Monday, 16 April 2012

Michael Peterson Passes Suddenly

A Comet that Burned too Bright
The stunning legacy of Michael Peterson

Words by Tim Baker
(This story has been updated and edited to respect the wishes of his family)

Michael Peterson was quietly eating breakfast with his mother Joan in their Tweed Heads unit when he suffered a major heart attack and died.
Family and friends quickly gathered at the family home through the day to pay their respects and say goodbye to one of the world’s great surfers.

“People are lining up to see Michael lying in state,” says close friend Andrew McKinnon. “I have talked to Joan. (Michael’s brother) Tom’s down in Victoria because he was heading to Bells. Michael was sitting down to breakfast and he had a sudden heart attack. It happened very suddenly.”
MP will be remembered as one of the greatest surfers of all time, for his deep tube-riding at Kirra, complete dominance at Bells, and a virtual whitewash of the Australian contest scene in the ‘70s.

A self-taught shaper, his board designs were also considered way ahead of their time. McKinnon had only recently visited MP with the original Coolangatta Kids Rabbit Bartholomew and Peter Townend, as well as visiting Hawaiian great Larry Bertleman.

“That was the last time I saw him and everything was good, he was really stoked to see everybody,” says Andrew. “He was happy. He seemed really content. In actual fact, he looked less stressed than I ever saw him … He was so stoked to see Larry Bertleman. As Larry said, they used to call him the Hawaiian Peterson because they both came out of left field in the ‘70s and blew everyone away.

“He looked really good. He’d grown a beard. He almost looked like Earnest Hemingway. He had that grandeur about himself, like surfing royalty. He’d accepted it all. He knew that he wasn’t going to go surfing again and he knew how good he was because everybody kept reminding him.”

Michael was an undiagnosed paranoid schizophrenic during his surfing career, resulting in an enigmatic, reclusive persona on land and an escalating drug habit that was eventually his undoing.

His final hurrah was the 1977 Stubbies where he wiped the floor with the new era of polished professionals at perfect Burleigh, defeating Mark Richards in the final. Then he was gone.

He spent time in jail and psychiatric hospitals after leading police on a high speed car chase from the Gold Coast to Brisbane’s Storey Bridge in 1983.

For much of his adult life, he lived as virtual recluse with his mother in a small two bedroom unit in Tweed Heads. Recently, he had become more outgoing, attending surfing functions and receiving visitors.

Thankfully, Michael lived long enough to celebrate the 50th anniversary of his beloved Kirra Surfriders Club, where he stood alongside two time world champ Mick Fanning to mark the milestone.

I was fortunate enough to have the opportunity to interview Michael back in 1992. His mother Joan approached me at Bells Beach, after Michael had just been inducted into the Surfing Hall of Fame, a long overdue honour. MP had been passed over for years because the powers that be were too squeamish to acknowledge the less wholesome elements of his story. Finally, he had received his due recognition.

Michael wasn’t there to accept his award but Joan wanted me to meet him and tell his story so a new generation of surfers could come to appreciate his legacy.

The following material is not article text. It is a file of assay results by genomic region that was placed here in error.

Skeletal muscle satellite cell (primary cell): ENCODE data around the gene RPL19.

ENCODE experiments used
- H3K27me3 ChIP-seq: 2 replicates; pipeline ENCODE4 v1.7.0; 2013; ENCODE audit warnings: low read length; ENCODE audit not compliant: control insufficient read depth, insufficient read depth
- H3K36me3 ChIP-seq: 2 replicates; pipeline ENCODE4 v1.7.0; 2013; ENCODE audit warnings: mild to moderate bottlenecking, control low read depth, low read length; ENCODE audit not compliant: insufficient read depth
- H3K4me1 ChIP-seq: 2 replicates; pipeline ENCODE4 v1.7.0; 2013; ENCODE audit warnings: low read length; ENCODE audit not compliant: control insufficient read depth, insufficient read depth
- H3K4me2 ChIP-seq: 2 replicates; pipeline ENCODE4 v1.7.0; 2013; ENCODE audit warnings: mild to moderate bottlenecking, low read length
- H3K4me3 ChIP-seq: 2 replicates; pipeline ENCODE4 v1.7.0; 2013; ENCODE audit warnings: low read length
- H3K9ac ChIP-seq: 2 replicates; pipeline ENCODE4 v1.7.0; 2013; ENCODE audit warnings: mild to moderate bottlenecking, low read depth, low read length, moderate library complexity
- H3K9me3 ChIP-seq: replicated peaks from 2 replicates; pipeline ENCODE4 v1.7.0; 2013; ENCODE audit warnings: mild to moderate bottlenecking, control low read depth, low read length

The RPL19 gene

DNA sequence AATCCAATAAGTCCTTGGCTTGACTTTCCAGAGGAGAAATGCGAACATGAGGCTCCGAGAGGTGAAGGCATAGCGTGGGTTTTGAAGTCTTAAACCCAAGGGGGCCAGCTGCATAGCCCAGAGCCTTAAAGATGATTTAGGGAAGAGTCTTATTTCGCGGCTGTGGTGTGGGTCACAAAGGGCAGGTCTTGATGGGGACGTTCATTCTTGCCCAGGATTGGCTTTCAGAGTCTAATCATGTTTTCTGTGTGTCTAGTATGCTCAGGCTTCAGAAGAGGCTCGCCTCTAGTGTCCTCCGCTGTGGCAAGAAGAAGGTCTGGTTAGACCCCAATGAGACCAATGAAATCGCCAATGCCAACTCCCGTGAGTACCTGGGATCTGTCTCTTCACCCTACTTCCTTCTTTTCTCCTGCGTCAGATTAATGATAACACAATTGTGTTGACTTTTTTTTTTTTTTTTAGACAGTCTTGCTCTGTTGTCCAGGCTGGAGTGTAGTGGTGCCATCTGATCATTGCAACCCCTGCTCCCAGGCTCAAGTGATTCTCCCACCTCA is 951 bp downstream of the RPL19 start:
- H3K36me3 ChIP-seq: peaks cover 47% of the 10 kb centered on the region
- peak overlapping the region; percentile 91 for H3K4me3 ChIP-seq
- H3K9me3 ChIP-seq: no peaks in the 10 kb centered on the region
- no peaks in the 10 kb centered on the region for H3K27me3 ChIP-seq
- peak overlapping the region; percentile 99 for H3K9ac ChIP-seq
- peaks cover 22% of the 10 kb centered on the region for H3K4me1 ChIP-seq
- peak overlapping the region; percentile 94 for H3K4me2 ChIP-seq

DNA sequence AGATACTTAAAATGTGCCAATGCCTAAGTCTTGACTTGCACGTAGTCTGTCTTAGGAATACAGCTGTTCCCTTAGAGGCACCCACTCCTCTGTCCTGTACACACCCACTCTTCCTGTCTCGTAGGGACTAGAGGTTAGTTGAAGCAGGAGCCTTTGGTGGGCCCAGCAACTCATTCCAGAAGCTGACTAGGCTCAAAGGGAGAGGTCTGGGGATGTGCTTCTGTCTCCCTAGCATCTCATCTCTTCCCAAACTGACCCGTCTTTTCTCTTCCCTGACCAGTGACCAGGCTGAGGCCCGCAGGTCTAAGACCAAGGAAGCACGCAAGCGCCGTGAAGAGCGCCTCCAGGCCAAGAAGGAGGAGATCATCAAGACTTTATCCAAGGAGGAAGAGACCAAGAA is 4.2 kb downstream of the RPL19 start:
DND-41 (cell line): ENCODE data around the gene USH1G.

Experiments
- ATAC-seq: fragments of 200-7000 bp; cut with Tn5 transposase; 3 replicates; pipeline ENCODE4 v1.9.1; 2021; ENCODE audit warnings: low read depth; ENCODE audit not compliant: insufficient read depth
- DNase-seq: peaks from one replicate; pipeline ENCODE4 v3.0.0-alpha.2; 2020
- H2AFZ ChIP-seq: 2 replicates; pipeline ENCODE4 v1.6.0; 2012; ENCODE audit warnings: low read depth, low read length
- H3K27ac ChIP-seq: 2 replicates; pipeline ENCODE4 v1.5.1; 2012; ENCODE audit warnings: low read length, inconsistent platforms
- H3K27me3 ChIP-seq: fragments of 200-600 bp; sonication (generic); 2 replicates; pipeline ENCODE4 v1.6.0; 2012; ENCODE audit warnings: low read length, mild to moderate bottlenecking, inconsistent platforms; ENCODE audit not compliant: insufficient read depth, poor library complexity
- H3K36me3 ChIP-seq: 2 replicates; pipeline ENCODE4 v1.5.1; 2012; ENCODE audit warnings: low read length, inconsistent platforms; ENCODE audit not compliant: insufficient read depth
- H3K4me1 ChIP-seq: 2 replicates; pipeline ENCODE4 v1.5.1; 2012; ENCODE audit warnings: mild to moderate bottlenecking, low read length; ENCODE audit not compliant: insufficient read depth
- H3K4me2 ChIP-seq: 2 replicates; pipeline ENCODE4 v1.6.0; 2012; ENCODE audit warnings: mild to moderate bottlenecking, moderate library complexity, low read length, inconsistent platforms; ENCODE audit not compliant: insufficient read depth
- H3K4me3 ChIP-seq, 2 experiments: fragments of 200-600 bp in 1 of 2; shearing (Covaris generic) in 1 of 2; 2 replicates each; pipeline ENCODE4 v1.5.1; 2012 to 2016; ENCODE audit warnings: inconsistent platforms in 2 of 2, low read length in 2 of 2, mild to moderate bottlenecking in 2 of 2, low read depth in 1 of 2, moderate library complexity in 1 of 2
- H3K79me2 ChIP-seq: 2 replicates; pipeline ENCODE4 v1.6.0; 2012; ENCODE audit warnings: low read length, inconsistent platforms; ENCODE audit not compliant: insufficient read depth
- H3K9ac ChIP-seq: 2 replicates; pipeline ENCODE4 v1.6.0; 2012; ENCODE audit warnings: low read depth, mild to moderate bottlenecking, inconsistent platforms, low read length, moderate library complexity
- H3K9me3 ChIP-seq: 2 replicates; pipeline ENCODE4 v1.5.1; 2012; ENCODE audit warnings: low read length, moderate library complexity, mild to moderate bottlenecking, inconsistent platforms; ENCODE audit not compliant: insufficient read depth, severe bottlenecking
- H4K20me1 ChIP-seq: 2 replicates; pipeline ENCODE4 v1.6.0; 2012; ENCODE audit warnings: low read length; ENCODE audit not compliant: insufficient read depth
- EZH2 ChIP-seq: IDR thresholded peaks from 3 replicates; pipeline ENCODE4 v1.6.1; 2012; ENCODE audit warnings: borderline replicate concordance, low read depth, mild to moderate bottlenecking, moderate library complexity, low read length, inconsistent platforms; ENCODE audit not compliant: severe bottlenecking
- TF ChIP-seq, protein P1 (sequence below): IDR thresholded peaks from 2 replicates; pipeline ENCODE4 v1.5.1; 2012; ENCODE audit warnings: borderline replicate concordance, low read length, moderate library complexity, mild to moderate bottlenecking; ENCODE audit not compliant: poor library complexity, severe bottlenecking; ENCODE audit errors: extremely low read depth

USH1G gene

“The young ones never see him. They only hear of him and people say all kinds of stories. I want people to know what he is really like, that he is in the land of the living,” Joan told me.

I arrived at their small brick unit in the quiet back streets of South Tweed Heads, nervously clutching a bundle of surfing magazines as a rather inadequate offering.

Michael shuffled slowly out of the shadows of his bedroom in slippers and tracksuits, emerging from the mists of history. He was more interested in leafing through the current surf magazines than regaling me with stories of his glorious past.

“I go down the beach and I don’t get hassles from anyone. They don’t say anything to me,” he told me. “When my brother, when he’s down there with his girlfriend they all say, how’s Michael going? Where’s he gone? When he’s going to get back in the surf? When I go out no one says anything to me. It’s weird like that.”
He’d often watch the waves from the top of Kirra Hill but seemed dismissive of the modern era of surfing.

“It was more of an art in the ‘70s. Now it’s all slash, bang, crash, see ya’ next time.”

And he seemed in no doubt about the magnitude of his own talent. “Show him that cutback,” he told his mum with urgency as she flicked through a family photo album. “”That’s the way we were surfing, jamming out all over the place, know what I mean? That was a classy cutback, have a go at it. That one, for those days, look at the track behind it.”

But he was most lucid on the subject of surfboards – a fact reinforced when I watched Andrew Kidman’s recent film, Lost In The Ether. It strikes me that MP’s intuitive genius as surfboard designer and shaper, born of a need to keep up with his outlandish visions of where he could go on a wave, has been widely overlooked.

“A lot of surfers didn’t have good boards. Back in those days they were all falling off all over the place, so I thought that’s the best way to do it. Organise a good board that didn’t play around, did all the right turns, all the right manoeuvres, re-entries, cutbacks, without fouling up. That took a lot of work but that’s what I worked on and that’s what I got.”

- Tim Baker


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